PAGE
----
Nelson withdraws his claim

Edward Nelson has retracted his claim of having a proof of the inconsistency of PA. Replying to Terence Tao, he says:
One wonders if he will try to pursue the idea of proving the inconsistency of PA, or if the mistake spotted by Tao is too crucial to be repaired. By the way, here is a cool post on the whole issue over at Godel's lost letter and P = NP (via Ole Hjortland).

But anyway, until further notice, PA is still consistent; we can now go enjoy the weekend in peace.

(And thanks to John Baez for posting on Nelson's withdrawal at G+.)

UPDATE: Here is the message that Nelson just sent around at FOM:
Terrence Tao, at and independently Daniel Tausk (private communication) have found an irreparable error in my outline. In the Kritchman-Raz proof, there is a low complexity proof of K(\bar\xi)>\ell if we assume \mu=1, but the Chaitin machine may find a shorter proof of high complexity, with no control over how high.

My thanks to Tao and Tausk for spotting this. I withdraw my claim.

The consistency of P remains an open problem.

Ed Nelson
This seems to be a good example of what J. Azzouni has described as the 'uniqueness' of mathematics as a social practice: in just a few days, a consensus has emerged as to what was wrong with Nelson's purported proof, including Nelson himself. I cannot think of any other field of inquiry where consensus on a substantive, serious issue/challenge would emerge with the same swiftness. There really is something special about mathematics...


  1. My congratulations to Daniel Tausk (and Rodrigo Freire) at IME/USP for so carefully and quickly scrutinizing Nelson's pretensions.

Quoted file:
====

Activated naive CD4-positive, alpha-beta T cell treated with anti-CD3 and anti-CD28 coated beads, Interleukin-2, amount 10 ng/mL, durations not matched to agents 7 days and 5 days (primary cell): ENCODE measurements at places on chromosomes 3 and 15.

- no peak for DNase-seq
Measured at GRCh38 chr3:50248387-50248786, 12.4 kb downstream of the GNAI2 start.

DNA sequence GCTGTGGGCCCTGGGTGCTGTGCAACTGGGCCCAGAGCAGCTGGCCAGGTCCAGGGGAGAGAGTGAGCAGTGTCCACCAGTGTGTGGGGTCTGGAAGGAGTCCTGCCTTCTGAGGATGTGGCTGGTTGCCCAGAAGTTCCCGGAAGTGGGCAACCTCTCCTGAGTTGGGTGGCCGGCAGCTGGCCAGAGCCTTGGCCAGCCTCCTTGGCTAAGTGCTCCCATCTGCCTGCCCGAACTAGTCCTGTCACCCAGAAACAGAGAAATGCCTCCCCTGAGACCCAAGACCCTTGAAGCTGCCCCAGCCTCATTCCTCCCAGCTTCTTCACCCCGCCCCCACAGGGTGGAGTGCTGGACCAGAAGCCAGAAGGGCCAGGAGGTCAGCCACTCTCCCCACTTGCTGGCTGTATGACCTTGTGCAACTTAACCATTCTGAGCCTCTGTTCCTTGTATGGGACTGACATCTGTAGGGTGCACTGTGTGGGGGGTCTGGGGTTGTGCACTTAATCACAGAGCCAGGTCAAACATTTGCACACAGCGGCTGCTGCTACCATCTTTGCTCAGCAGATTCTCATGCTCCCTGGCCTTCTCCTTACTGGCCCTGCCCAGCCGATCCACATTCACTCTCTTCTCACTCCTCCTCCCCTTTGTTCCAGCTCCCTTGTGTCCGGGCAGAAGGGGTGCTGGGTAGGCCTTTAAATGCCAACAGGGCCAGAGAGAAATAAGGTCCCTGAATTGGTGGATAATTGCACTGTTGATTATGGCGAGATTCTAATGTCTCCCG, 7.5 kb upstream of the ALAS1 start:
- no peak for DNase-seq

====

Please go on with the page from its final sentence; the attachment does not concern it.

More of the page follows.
2. Another interesting observation is that this 'swift debate' will have raised Nelson's standing in the mathematics community even though he was wrong. When cranks turn up and try to keep pointless debate going; the debate without progress is what is used to identify them as cranks.

  3. I agree with Roger. It's an important point.

  4. Yes, there are many interesting semi-sociological aspects in these events. I'm hoping to find the time to write a post contrasting them with the immediate reception of Godel's incompleteness results.

  5. Good idea!
    A few months ago, I was going to write a post on exactly this topic. I have a paper from 1999, whose first theorem, Theorem 1, is incorrect. (Using a side condition, it can be fixed though - phew.) I'm quite happy to tell people it's not quite right (have had a corrigendum on my webpage in Edinburgh for years). Plus, in section of 4 of the same paper, I have a theorem which is right, but whose generalization to another case I missed, and which vitiates the argument I give in that section!. Notre Dame logician Tim Bays has a good analysis of this in a 2009 Mind paper, and my reply was basically: "You're right, Tim. I've made a mistake".

    Personally, I can't quite fathom why someone working in a technical or semi-technical area would refuse to confess to an error, when to any reasonable expert it is clear. It's just simple intellectual honesty. If you goof up, own up! It's no big deal (everyone goofs up!), and that's why Roger's comment is bang on.

    (Once in logic teaching, I didn't check carefully enough, and formulated an annoying substitution axiom incorrectly in my lecture notes. Only a couple of months later did I notice the mistake.)

    So, the real measure is how one responds when others point out a goof-up, whether a minor goof-up in your lecture notes, or whether the claim is a mega-claim and the problem is very hard to discern (as in the P =/= NP paper last year).

    Unfortunately, I do know of some extremely wretched examples of refusal to own up - but from philosophers.



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